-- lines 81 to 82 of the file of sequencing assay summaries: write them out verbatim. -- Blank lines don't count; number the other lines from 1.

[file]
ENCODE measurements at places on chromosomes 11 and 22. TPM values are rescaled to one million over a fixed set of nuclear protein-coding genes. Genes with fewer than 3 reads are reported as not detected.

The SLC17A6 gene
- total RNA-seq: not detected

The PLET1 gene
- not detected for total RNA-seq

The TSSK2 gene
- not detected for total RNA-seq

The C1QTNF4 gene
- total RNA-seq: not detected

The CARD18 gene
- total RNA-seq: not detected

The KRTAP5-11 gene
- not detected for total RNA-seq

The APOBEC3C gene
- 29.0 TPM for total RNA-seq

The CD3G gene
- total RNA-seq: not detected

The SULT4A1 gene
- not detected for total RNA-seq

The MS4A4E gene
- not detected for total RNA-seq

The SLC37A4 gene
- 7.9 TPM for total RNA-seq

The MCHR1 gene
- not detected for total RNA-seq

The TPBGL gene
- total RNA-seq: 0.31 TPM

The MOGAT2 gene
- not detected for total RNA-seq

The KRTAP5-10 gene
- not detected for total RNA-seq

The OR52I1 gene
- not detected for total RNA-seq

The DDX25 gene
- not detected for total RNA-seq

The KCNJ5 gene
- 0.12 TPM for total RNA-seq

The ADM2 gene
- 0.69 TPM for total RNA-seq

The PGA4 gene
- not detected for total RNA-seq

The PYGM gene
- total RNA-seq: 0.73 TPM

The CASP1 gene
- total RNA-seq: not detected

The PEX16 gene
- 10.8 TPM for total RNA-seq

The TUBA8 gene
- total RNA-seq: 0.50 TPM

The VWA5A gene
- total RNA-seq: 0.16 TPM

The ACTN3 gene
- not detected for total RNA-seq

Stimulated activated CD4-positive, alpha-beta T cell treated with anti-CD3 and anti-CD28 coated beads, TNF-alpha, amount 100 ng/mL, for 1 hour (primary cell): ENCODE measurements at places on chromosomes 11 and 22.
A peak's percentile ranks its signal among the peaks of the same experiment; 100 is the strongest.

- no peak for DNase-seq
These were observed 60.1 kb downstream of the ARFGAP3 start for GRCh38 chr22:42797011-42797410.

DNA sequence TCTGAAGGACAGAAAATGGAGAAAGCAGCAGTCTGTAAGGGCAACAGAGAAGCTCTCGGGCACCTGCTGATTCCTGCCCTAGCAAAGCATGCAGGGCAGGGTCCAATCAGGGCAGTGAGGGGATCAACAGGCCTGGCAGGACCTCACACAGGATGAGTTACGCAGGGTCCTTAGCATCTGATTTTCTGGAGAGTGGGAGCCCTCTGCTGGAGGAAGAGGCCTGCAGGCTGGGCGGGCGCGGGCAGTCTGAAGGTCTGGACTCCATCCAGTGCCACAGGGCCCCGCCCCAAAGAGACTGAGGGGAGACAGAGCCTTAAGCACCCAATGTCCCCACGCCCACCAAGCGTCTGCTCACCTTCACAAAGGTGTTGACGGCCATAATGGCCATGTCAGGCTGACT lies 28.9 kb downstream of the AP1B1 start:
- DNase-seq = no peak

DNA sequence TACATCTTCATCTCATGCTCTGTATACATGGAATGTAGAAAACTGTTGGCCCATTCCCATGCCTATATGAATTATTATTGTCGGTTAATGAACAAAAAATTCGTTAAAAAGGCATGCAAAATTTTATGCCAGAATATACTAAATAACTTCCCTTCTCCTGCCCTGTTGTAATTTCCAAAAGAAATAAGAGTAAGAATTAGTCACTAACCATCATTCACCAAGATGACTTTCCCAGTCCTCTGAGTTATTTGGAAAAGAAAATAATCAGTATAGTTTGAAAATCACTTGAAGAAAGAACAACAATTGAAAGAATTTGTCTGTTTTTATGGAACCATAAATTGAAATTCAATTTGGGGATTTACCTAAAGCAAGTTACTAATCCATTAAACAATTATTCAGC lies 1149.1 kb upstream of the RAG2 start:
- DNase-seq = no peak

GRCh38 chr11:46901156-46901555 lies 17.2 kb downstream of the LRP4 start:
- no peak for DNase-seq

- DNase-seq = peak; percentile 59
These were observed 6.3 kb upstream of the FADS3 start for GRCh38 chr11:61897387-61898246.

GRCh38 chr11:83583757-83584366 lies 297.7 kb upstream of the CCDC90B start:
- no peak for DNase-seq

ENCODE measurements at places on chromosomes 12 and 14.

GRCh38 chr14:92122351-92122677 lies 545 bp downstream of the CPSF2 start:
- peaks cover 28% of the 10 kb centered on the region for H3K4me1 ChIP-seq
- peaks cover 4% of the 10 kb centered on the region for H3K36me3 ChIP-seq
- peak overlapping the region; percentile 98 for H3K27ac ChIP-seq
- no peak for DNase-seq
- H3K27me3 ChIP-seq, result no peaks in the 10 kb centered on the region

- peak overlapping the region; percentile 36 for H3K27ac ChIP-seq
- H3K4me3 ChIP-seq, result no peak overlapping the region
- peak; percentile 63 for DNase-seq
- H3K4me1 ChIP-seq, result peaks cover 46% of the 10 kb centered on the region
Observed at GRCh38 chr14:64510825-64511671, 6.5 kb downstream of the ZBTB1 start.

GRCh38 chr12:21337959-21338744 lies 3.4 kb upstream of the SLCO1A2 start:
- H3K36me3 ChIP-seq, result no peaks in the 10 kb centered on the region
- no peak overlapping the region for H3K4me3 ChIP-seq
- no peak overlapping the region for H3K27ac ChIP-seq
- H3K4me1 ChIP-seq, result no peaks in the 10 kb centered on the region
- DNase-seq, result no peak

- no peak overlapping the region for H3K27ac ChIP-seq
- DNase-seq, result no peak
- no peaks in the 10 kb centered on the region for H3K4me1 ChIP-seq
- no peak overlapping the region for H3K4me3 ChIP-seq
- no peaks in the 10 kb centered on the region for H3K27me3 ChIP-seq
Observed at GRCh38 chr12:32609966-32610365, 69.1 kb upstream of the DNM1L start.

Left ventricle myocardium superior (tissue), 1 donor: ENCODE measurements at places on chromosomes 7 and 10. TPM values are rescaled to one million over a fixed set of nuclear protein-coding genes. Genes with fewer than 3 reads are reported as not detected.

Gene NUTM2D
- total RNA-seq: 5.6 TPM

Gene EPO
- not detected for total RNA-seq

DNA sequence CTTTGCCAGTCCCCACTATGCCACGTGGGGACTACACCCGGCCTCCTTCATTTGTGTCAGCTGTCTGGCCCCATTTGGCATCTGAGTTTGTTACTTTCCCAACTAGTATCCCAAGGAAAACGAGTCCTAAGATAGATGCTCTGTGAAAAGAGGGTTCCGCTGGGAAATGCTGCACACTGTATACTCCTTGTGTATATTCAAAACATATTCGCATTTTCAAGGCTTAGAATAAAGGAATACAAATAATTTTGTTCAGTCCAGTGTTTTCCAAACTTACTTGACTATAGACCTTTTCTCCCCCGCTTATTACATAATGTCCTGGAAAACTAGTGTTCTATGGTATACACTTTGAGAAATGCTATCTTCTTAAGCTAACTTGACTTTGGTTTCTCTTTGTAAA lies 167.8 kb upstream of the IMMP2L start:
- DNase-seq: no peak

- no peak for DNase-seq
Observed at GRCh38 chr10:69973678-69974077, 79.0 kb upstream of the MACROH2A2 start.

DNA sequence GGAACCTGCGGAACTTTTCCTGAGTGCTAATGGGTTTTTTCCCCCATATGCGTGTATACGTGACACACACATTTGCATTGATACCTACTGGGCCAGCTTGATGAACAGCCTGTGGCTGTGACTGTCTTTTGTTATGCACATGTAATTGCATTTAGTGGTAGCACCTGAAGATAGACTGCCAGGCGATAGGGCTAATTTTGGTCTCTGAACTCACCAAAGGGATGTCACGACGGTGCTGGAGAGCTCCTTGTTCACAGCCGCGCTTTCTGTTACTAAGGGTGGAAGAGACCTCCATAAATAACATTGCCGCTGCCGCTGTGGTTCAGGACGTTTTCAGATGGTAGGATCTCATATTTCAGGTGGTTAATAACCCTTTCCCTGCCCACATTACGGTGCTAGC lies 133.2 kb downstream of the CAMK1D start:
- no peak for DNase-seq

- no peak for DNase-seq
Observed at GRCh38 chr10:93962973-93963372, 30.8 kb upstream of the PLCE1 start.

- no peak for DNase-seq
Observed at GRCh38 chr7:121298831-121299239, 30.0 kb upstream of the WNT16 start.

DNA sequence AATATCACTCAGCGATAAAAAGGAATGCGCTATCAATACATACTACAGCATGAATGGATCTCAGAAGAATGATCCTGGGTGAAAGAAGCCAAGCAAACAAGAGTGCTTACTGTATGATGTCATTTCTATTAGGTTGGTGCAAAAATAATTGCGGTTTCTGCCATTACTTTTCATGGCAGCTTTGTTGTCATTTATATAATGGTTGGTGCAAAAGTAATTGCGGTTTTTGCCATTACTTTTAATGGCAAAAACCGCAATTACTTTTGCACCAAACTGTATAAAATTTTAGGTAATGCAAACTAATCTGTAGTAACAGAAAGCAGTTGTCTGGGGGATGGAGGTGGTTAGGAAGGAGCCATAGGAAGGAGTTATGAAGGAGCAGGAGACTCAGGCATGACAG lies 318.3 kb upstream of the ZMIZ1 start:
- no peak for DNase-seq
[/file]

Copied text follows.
- H3K36me3 ChIP-seq, result no peaks in the 10 kb centered on the region
- no peak overlapping the region for H3K4me3 ChIP-seq